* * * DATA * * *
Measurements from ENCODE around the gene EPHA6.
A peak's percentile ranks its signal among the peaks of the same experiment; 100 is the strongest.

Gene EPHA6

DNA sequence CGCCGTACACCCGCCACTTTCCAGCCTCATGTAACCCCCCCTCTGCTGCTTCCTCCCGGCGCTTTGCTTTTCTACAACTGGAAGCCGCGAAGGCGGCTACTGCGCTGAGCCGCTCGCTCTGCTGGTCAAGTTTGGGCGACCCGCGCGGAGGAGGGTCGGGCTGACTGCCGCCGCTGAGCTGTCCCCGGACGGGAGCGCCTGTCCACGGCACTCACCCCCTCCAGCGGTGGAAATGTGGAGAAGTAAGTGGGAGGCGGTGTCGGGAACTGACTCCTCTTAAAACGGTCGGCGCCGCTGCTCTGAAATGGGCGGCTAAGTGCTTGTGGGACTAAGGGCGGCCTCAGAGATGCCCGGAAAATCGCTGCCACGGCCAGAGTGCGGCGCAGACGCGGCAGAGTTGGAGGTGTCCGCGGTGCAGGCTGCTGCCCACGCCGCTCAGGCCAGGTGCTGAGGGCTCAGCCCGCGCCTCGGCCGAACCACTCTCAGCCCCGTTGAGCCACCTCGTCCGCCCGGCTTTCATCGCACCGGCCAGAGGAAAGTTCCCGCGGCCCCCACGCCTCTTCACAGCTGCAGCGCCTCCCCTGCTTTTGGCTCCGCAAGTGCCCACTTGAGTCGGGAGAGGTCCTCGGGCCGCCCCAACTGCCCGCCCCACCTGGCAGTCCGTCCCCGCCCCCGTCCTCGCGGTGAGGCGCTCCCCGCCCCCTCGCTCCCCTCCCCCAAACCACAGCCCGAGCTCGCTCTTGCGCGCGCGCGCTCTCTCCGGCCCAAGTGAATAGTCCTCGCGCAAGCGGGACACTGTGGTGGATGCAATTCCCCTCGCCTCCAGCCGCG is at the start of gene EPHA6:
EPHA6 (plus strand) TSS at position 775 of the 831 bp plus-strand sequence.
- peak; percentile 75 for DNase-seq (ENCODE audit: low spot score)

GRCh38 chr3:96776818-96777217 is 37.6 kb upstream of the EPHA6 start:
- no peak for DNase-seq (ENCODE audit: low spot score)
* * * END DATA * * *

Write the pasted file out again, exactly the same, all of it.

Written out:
Measurements from ENCODE around the gene EPHA6.
A peak's percentile ranks its signal among the peaks of the same experiment; 100 is the strongest.

Gene EPHA6

DNA sequence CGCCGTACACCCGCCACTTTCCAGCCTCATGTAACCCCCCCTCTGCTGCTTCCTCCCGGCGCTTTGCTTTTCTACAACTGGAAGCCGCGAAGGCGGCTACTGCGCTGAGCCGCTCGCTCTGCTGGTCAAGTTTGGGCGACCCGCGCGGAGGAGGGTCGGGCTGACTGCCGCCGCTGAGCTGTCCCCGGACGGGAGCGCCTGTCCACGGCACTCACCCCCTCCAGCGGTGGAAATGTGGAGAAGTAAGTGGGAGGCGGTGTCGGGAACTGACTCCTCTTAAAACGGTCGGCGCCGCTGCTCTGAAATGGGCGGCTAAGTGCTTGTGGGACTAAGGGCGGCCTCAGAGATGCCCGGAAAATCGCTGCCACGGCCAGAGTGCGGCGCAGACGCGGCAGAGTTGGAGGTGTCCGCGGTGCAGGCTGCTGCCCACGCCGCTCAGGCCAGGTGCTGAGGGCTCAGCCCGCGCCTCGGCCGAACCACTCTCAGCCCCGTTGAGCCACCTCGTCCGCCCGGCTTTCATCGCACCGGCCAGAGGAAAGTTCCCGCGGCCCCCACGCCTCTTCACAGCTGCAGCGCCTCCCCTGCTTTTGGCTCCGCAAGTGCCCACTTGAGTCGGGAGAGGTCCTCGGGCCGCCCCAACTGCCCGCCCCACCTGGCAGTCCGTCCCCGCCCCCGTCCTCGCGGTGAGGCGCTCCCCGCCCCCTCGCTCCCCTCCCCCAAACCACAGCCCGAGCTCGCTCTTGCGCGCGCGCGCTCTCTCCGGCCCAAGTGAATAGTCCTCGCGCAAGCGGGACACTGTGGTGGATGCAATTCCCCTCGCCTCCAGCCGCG is at the start of gene EPHA6:
EPHA6 (plus strand) TSS at position 775 of the 831 bp plus-strand sequence.
- peak; percentile 75 for DNase-seq (ENCODE audit: low spot score)

GRCh38 chr3:96776818-96777217 is 37.6 kb upstream of the EPHA6 start:
- no peak for DNase-seq (ENCODE audit: low spot score)